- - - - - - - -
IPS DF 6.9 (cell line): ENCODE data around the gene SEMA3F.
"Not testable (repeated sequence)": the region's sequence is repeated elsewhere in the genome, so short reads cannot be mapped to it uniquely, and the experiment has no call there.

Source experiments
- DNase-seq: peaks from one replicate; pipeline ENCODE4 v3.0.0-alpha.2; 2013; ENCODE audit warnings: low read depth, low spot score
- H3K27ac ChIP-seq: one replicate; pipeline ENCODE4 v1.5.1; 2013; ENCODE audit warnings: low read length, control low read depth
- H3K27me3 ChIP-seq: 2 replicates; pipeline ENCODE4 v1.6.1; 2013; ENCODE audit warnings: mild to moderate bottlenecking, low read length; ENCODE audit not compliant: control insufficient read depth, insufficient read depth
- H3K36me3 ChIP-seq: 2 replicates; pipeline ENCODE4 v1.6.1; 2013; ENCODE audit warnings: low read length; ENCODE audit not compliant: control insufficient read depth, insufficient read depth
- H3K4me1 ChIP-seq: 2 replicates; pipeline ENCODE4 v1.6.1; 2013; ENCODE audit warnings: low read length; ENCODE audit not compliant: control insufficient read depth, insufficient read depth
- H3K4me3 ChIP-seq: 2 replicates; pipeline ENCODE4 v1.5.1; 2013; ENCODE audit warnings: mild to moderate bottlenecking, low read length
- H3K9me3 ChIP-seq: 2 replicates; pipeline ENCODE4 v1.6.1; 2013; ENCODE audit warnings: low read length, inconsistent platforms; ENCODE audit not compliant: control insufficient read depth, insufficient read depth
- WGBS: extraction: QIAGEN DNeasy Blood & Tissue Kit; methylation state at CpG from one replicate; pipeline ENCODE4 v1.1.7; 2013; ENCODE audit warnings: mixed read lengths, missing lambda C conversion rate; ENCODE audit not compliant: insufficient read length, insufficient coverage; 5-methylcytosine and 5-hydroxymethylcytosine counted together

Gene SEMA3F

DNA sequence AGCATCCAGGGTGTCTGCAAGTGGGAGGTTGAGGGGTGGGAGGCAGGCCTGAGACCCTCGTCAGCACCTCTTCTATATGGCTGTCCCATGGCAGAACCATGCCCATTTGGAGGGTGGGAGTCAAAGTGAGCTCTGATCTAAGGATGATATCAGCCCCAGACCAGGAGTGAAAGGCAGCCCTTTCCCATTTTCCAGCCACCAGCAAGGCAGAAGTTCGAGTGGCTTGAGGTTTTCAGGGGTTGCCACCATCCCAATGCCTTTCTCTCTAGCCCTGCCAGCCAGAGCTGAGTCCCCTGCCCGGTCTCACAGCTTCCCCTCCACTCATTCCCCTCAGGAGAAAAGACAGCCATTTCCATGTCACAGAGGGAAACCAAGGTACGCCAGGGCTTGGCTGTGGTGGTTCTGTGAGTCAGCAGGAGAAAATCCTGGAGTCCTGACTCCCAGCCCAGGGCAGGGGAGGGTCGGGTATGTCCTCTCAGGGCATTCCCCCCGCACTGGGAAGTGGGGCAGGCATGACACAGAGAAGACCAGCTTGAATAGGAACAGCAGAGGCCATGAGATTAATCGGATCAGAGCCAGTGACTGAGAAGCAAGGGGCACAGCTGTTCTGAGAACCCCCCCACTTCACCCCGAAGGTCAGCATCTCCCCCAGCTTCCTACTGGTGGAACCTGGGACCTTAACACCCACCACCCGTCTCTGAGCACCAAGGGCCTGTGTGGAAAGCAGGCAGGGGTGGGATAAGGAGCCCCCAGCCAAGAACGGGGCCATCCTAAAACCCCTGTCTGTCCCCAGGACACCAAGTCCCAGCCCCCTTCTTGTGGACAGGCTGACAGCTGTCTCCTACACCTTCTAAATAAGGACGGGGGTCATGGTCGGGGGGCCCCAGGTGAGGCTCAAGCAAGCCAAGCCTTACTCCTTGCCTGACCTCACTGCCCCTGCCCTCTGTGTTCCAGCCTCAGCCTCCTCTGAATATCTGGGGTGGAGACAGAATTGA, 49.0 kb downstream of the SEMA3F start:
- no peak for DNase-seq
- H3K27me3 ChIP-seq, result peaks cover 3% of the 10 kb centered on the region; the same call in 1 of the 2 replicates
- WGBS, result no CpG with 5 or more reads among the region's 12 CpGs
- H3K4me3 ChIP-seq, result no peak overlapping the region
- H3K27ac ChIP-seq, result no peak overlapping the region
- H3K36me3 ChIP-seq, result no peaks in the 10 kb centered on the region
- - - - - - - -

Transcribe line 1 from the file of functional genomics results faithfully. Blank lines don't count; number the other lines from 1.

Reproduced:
IPS DF 6.9 (cell line): ENCODE data around the gene SEMA3F.